A history of the Puppet Centre | part three
In March 1984 the energy-devouring festival, Puppet Theatre 84, disseminated top-notch international puppet productions throughout London and many of the regions, bringing further honours and respect to the art form. Zoe Brook’s contribution to the festival was a fine exhibition in BAC titled ‘Puppets on the Screen’ which drew large numbers to see famous characters and extracts from programmes for children and a few adult TV hits. It was complemented by a forum led by four well-known puppeteers, revealing the particular skills needed for performance in television and film.
In May, Equity gave further recognition to puppet performers, on behalf of puppeteers who suffered from inappropriate contracts, if a contract was offered at all. Puppet Centre also took up the cudgels for professionals who were being seriously undercut by others – usually semi-amateurs – charging derisory fees, often for shows of poor quality. The practice only served to perpetuate the public’s low perception of the art form.
Collaborations were a constant feature of our work, one involving the publishers Victor Gollancz in the staging of a touring exhibition of Punch and Judy figures and booths. Another was the ‘No Kidding’ project, an import from the United States, intended to demonstrate to able children the difficulties endured by the disabled.
Throughout 1985 the courses and workshops were well-attended and continued to attract first-class leaders. The Arts Council Bursary, restored after a year’s withdrawal, was won by the Freehand Puppet Theatre, and then awarded to Mike Hares of ‘Over the Top’.
In April the Puppet Centre produced "one of its most successful ventures" (so said David Currell at the AGM), in the form of an International Masterclass led by the charismatic academician Dr. Henryk Jurkowski, and the famous Margareta Niculescu, Director of the Charleville Institute of the Puppet. The Masterclass was called ‘Text into Performance’ and was aimed at experienced professionals. It was quickly oversubscribed and was repeated in the two following years.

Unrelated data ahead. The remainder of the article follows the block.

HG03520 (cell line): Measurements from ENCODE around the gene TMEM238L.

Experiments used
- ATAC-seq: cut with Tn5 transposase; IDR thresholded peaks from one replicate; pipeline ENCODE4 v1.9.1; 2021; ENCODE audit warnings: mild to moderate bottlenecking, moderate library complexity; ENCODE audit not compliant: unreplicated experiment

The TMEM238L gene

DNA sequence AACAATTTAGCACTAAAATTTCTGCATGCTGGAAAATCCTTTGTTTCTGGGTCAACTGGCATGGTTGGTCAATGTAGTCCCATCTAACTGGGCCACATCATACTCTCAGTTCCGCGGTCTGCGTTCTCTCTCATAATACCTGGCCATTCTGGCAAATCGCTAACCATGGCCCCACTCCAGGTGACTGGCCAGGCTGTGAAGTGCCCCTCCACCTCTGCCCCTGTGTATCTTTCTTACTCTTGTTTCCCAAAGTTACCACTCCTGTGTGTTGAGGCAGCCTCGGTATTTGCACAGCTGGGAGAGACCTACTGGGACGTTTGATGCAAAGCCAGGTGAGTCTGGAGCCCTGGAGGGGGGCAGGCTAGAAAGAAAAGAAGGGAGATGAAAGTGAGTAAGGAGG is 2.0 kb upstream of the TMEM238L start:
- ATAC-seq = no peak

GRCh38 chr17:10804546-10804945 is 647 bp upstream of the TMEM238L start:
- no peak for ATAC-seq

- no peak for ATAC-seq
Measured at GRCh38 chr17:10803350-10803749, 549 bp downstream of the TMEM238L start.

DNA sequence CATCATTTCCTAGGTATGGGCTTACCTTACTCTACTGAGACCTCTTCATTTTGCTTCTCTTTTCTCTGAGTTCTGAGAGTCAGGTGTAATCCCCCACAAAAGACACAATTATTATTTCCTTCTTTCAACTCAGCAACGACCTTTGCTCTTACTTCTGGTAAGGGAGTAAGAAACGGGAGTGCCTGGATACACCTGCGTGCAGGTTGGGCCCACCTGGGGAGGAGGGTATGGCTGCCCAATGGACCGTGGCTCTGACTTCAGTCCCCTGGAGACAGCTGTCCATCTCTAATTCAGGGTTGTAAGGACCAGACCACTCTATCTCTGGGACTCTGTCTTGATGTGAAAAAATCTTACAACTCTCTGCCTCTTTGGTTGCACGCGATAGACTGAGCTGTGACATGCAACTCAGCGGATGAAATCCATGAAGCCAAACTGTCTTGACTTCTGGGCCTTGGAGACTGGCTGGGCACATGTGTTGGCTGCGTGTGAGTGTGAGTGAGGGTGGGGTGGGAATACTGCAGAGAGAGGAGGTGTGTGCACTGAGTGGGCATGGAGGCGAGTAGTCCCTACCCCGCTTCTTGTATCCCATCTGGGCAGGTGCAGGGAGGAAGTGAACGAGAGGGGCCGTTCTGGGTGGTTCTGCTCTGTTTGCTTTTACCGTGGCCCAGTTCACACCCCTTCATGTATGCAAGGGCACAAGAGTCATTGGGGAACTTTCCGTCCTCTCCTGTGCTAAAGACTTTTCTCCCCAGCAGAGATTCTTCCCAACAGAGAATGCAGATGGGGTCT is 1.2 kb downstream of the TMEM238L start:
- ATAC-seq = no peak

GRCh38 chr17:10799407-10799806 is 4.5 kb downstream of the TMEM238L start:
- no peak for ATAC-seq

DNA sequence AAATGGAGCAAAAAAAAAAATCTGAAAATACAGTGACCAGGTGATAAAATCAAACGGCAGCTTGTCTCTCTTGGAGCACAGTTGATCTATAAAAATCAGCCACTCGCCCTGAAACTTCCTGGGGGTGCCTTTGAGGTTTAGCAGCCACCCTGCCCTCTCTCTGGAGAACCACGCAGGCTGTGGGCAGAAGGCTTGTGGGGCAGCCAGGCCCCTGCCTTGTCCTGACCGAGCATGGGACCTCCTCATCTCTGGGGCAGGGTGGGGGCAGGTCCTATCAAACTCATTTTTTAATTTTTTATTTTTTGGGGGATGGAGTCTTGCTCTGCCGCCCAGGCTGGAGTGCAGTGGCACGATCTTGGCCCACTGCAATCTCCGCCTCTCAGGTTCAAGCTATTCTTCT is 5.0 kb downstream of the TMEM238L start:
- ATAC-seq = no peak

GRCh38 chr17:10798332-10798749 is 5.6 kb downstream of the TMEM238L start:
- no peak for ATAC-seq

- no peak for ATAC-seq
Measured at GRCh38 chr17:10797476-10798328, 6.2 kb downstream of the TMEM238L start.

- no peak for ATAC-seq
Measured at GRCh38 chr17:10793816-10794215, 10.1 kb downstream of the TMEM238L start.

HRH the Princess of Wales, commonly known as Princess Di, visited the Arts Centre to open a studio theatre on 14 May. She was escorted into the Puppet Centre where everyone who met her, adults and children, succumbed to her warmth and intelligence. She had done her homework and seemed to know something of the Puppet Centre’s work and appeared curious to know more. David Currell, Honor Palmer and I had some conversation with her, and were ever after able to understand the worldwide affection she inspired.
That October the AGM and Puppeteers’ Day, held in the main theatre of BAC, again drew a record attendance. The Puppet Centre staff in 1985 consisted of an Administrator, Zoe Brooks (chief executive), an Education Officer (Honor Palmer), two part-time admin assistants (Maureen Murdock and Sheila Lawler) and a Technical Officer (Julian Rumball). Puppet Centre was receiving regular financial support from the Arts Council, Wandsworth, the Greater London Council, the Inner London Education Authority, the TV Fund, the Calouste Gulbenkian Foundation, the British Council and other occasional donors.